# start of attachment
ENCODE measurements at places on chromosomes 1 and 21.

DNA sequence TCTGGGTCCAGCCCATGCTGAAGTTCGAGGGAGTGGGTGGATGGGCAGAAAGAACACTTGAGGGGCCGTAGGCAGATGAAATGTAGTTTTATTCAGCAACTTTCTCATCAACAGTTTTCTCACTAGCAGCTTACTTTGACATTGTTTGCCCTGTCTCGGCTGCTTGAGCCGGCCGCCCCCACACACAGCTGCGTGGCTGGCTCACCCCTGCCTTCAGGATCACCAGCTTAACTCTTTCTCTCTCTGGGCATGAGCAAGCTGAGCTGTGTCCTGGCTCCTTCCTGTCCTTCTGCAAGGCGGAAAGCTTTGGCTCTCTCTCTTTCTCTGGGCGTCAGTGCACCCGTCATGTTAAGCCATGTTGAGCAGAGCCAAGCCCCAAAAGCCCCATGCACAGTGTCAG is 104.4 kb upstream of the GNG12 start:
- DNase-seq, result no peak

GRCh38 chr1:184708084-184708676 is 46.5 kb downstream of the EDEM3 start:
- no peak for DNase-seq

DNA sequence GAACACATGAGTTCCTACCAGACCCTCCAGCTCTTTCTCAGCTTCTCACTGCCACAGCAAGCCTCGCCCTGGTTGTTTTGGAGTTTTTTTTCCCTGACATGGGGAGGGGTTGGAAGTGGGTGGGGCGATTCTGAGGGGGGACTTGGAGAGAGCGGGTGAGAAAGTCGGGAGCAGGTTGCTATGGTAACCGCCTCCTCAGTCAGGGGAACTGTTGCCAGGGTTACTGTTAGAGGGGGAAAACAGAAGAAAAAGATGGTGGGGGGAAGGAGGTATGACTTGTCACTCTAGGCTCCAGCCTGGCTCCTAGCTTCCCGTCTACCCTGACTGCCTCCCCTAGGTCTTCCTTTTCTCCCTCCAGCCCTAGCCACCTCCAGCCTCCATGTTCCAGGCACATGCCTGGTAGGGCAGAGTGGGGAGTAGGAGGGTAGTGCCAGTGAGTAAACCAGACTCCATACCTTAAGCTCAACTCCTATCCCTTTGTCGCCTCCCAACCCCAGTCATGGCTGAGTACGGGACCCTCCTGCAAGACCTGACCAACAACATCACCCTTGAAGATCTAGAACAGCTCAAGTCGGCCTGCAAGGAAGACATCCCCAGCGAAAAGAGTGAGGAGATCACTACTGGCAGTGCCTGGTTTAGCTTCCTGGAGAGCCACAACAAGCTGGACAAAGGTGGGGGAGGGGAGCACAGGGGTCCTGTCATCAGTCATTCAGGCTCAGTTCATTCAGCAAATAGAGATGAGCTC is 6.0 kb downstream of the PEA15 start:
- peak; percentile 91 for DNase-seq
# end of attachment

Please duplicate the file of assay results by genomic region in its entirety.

ENCODE measurements at places on chromosomes 1 and 21.

DNA sequence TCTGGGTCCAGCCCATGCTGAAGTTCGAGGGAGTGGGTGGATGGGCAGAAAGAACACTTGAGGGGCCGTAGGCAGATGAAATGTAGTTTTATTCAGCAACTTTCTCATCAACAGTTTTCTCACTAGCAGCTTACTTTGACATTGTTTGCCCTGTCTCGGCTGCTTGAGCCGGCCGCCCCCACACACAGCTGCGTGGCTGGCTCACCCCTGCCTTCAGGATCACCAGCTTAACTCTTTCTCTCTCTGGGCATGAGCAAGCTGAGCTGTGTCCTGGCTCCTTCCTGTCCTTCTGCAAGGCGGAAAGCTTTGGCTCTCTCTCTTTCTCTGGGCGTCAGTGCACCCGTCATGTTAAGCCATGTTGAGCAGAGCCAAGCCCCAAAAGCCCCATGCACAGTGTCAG is 104.4 kb upstream of the GNG12 start:
- DNase-seq, result no peak

GRCh38 chr1:184708084-184708676 is 46.5 kb downstream of the EDEM3 start:
- no peak for DNase-seq

DNA sequence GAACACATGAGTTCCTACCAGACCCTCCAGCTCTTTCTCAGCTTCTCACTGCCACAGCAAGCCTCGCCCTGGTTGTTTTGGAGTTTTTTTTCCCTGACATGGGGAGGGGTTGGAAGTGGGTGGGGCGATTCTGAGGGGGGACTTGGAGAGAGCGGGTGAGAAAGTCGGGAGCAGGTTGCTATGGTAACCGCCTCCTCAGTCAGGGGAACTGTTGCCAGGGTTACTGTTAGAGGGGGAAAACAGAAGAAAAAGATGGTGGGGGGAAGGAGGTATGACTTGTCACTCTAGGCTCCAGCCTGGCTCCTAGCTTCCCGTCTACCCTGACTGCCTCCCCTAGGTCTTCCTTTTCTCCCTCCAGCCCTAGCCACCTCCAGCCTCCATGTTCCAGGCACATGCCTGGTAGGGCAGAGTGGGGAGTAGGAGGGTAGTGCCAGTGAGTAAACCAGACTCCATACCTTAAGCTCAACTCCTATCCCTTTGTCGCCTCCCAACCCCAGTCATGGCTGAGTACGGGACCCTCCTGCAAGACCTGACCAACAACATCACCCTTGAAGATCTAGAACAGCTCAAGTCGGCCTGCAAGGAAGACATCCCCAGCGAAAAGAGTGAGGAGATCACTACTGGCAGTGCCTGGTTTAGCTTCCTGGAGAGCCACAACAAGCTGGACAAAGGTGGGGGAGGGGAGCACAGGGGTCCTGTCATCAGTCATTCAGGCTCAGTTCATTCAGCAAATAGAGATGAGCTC is 6.0 kb downstream of the PEA15 start:
- peak; percentile 91 for DNase-seq